SC393 - Digital Signal Processing for Coherent Optical Transceivers
Monday, 07 March
13:30 - 17:30 (Pacific Time (US & Canada), UTC - 08:00)
Short Course Level: Intermediate
Chris Fludger, Infinera, Germany
This short course will be held in person only at the San Diego Convention Center. Please check your email for information on the location where this short course will be held. If you need assistance please visit the Info Desk by registration.
Short Course Description:
Digital signal processing (DSP) has always been an intrinsic component of optical communications, albeit for simple modulation techniques, framing and coding. The development of high-speed ADCs and DACs, and the increase in data processing power of CMOS ICs has enabled the implementation of complex signal processing techniques for signal modulation and demodulation. Combined with revived interest in coherent detection, algorithms have been implemented to increase the channel capacity and compensate for network impairments such as chromatic dispersion and PMD.
This course gives a basic introduction to coherent transceivers and takes a more in-depth view of the DSP building blocks and their implementation in a high-speed ASIC. The course will outline the ASIC development cycle and the steps required to transfer ideas into silicon.
Parallel filter structures in the time and frequency domain will be identified and compared. The constituent sub-blocks, such as signal shaping and CD compensation filters, polarisation compensation filters, frequency, carrier and clock recovery will be analysed. Complexity and implementation trade-offs will be discussed, along with their relative importance for different field applications.
Since the coherent receiver must compensate for the optical channel, estimation of parameters such as CD and PMD can be performed. Channel parameter estimation methods will be explained.
The course will describe methods for performing non-linear compensation, their effectiveness and relative complexity.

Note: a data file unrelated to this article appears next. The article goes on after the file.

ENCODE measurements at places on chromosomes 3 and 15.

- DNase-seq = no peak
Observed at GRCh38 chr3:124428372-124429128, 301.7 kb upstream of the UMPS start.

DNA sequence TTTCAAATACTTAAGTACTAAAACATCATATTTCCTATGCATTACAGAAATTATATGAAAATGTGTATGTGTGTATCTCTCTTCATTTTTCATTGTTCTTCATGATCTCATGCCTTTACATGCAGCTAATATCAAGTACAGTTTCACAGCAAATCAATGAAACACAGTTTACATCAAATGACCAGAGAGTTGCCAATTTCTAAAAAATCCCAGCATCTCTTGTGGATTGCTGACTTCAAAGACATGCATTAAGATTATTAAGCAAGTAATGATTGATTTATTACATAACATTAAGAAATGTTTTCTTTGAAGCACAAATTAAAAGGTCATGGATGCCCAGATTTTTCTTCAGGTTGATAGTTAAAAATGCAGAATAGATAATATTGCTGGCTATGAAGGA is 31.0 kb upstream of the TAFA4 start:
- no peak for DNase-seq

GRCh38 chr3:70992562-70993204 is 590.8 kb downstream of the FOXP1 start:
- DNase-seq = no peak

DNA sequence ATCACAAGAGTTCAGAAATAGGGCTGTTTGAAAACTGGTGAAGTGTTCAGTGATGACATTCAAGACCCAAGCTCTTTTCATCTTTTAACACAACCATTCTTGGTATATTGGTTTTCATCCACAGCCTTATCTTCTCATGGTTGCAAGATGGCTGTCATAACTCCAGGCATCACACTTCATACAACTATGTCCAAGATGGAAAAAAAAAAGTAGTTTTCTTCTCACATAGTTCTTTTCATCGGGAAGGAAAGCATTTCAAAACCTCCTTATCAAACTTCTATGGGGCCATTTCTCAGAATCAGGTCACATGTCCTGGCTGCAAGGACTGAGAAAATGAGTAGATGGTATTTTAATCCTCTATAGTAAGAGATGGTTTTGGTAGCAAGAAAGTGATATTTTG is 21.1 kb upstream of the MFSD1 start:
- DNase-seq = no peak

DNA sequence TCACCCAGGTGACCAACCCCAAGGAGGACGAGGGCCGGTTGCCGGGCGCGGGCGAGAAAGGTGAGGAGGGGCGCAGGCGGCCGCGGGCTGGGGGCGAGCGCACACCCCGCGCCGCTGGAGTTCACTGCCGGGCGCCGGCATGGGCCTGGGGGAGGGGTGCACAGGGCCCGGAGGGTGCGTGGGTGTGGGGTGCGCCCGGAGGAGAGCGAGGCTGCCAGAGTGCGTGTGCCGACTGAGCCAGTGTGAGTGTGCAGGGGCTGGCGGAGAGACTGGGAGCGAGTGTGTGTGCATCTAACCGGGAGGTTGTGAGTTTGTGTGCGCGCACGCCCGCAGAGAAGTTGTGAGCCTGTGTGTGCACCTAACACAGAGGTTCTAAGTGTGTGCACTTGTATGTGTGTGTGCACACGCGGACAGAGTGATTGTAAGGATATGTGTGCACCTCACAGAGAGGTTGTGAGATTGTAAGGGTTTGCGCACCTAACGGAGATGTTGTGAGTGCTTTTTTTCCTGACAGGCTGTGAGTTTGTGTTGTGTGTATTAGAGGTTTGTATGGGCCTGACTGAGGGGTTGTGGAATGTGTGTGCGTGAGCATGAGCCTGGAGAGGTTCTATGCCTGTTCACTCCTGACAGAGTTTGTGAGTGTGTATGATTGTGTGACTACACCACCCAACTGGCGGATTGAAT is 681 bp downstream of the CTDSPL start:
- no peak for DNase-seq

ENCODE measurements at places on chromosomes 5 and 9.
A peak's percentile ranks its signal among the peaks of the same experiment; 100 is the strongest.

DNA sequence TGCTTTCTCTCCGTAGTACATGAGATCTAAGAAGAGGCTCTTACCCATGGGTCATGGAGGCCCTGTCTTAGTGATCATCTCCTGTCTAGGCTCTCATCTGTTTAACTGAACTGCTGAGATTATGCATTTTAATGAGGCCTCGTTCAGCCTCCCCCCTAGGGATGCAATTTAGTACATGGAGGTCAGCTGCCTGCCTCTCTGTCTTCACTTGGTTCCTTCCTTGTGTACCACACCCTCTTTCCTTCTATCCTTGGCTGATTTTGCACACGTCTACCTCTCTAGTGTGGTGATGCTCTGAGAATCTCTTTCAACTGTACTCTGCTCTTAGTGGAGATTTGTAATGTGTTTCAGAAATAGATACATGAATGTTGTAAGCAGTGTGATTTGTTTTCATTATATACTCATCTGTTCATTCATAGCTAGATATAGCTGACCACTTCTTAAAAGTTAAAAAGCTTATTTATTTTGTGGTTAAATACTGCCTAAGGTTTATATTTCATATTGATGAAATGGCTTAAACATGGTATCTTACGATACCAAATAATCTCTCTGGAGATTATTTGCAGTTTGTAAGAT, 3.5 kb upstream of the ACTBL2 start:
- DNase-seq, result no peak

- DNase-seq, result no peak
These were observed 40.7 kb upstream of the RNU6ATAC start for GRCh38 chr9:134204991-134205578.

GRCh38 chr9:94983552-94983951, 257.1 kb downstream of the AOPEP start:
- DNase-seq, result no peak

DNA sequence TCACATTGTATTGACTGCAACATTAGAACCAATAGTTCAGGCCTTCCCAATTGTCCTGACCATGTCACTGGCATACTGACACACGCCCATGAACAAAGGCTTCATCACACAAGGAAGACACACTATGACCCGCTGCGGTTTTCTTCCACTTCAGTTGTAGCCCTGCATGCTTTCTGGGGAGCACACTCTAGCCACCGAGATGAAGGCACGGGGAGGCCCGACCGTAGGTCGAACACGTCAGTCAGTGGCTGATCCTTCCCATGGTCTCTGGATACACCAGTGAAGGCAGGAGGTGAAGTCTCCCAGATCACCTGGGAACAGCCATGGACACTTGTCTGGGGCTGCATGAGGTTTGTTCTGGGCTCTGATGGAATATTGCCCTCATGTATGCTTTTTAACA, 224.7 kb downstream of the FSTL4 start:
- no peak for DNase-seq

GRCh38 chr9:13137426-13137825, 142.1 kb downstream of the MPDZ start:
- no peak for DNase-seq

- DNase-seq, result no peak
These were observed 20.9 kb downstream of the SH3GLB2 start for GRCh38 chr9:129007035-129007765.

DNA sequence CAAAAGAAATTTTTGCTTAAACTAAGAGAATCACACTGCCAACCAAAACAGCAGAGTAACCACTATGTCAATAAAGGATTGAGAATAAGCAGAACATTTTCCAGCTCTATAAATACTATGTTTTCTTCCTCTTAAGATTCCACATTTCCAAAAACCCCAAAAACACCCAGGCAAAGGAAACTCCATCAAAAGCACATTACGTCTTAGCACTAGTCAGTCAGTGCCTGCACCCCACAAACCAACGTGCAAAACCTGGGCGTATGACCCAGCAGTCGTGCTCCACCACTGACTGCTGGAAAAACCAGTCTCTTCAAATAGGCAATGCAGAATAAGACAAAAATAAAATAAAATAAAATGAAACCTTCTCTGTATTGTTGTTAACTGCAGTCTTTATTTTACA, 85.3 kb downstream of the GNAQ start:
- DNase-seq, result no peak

Next generation coherent transceivers must be cost-effective, flexible, spectrally efficient and highly tolerant to impairments in the channel. This course explains the enabling technology, practical design aspects and future research.
Short Course Benefits:
This course should enable you to:
- Describe the principle building blocks in a coherent optical transceiver.
- Outline the main steps for ASIC development.
- Explain the function of frequency and time-domain filters and their advantages and disadvantages.
- Explain the implementation of pulse shaping and CD filters.
- Describe techniques for frequency and carrier phase estimation
- Summarize the importance of clock recovery and describe clock recovery methods.
- Describe the components of polarization tracking filters.
- Explain how channel parameter estimation may be performed in coherent transceivers.
- Quantify the effectiveness and complexity of non-linear compensation.
Short Course Audience:
This course is intended for individuals having an intermediate knowledge of digital lightwave transmission systems. It will be of value for industrial professionals (system designers, managers) who need to understand the different components in digital coherent transceivers, as well as for researchers who are new to the field.
Chris Fludger is head of DSP development at Infinera in Germany, where he specializes in System Design and Digital Signal Processing for flexible communications. Previously, he has worked on the development of several generations of coherent optical transceivers at Cisco and CoreOptics. He has received Master's and Doctorate degrees in electronic engineering from Cambridge University, UK. At Nortel Networks his focus was electronic signal processing, advanced modulation techniques and Raman amplification.